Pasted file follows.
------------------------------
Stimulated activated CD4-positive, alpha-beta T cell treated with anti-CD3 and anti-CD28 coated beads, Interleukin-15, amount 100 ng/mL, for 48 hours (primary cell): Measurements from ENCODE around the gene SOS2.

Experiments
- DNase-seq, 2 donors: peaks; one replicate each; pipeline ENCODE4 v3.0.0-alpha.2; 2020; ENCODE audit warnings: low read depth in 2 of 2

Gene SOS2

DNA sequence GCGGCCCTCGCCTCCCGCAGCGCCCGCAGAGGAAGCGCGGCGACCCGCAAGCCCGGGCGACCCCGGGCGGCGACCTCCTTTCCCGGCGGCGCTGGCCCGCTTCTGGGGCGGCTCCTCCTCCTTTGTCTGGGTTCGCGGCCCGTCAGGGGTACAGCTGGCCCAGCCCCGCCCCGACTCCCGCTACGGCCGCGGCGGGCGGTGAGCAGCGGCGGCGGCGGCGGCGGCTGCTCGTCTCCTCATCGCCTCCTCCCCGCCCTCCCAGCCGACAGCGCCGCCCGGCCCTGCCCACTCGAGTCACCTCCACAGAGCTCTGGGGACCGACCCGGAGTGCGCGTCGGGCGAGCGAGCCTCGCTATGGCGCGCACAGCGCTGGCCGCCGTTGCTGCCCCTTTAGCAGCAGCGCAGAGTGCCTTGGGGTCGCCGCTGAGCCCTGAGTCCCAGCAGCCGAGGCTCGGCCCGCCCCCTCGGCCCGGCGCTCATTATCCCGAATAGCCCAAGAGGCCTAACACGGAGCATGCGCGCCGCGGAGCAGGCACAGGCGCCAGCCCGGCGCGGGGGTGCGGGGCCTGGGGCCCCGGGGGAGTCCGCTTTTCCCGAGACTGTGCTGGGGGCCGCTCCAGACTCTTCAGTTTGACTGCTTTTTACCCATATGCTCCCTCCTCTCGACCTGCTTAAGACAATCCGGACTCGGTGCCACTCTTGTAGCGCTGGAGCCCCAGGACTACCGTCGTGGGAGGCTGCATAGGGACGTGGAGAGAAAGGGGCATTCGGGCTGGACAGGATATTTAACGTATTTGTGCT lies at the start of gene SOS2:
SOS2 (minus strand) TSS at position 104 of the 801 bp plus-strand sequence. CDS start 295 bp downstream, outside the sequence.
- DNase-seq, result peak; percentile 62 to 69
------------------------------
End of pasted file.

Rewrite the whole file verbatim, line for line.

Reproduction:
Stimulated activated CD4-positive, alpha-beta T cell treated with anti-CD3 and anti-CD28 coated beads, Interleukin-15, amount 100 ng/mL, for 48 hours (primary cell): Measurements from ENCODE around the gene SOS2.

Experiments
- DNase-seq, 2 donors: peaks; one replicate each; pipeline ENCODE4 v3.0.0-alpha.2; 2020; ENCODE audit warnings: low read depth in 2 of 2

Gene SOS2

DNA sequence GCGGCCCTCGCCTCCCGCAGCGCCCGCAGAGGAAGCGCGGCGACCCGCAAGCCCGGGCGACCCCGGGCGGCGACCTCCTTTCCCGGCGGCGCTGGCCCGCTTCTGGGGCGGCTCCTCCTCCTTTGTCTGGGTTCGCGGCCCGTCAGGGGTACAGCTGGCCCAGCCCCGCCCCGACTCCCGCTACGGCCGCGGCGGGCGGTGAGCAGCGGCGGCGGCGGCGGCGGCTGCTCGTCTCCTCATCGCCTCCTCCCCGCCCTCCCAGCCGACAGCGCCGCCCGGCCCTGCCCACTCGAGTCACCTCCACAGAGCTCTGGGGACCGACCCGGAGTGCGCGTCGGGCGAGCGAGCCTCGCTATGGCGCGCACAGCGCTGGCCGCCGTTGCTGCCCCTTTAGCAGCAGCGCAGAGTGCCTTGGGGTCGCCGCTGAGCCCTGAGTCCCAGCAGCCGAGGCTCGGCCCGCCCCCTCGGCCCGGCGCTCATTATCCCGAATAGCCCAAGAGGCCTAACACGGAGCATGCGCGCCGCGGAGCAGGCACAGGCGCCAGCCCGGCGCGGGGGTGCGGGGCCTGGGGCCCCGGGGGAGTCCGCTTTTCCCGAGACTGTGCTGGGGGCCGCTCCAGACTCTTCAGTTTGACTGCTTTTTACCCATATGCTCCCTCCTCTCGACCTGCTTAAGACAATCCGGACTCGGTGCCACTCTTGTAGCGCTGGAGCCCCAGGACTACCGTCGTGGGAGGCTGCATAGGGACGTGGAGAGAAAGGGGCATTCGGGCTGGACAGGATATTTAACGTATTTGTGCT lies at the start of gene SOS2:
SOS2 (minus strand) TSS at position 104 of the 801 bp plus-strand sequence. CDS start 295 bp downstream, outside the sequence.
- DNase-seq, result peak; percentile 62 to 69